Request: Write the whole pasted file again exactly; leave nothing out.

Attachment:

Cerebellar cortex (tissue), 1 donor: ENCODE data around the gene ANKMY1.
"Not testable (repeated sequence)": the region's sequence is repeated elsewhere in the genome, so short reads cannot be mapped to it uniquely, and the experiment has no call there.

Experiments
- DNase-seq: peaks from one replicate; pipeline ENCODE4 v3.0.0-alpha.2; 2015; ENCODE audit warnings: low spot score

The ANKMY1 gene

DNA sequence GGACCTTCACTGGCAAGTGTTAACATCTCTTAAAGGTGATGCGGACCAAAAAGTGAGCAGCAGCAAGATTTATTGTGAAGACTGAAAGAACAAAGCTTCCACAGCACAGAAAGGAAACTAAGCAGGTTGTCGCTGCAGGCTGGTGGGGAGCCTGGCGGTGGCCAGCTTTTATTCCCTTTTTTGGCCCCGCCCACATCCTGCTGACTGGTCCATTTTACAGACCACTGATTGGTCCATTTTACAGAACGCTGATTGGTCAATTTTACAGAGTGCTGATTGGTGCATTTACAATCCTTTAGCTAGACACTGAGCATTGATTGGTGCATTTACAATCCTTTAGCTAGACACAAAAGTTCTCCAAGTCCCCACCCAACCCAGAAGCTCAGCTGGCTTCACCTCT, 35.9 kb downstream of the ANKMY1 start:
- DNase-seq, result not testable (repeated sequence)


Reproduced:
Cerebellar cortex (tissue), 1 donor: ENCODE data around the gene ANKMY1.
"Not testable (repeated sequence)": the region's sequence is repeated elsewhere in the genome, so short reads cannot be mapped to it uniquely, and the experiment has no call there.

Experiments
- DNase-seq: peaks from one replicate; pipeline ENCODE4 v3.0.0-alpha.2; 2015; ENCODE audit warnings: low spot score

The ANKMY1 gene

DNA sequence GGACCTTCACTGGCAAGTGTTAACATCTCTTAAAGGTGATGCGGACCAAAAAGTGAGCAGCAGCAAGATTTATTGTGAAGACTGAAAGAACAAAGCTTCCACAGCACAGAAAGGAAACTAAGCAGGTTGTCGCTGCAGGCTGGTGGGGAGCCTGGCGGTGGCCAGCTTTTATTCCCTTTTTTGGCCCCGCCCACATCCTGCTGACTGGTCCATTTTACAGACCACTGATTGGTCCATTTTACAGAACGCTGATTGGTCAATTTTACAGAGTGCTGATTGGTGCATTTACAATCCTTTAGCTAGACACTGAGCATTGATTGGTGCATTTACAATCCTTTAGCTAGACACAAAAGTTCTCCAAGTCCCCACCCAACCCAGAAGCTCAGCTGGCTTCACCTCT, 35.9 kb downstream of the ANKMY1 start:
- DNase-seq, result not testable (repeated sequence)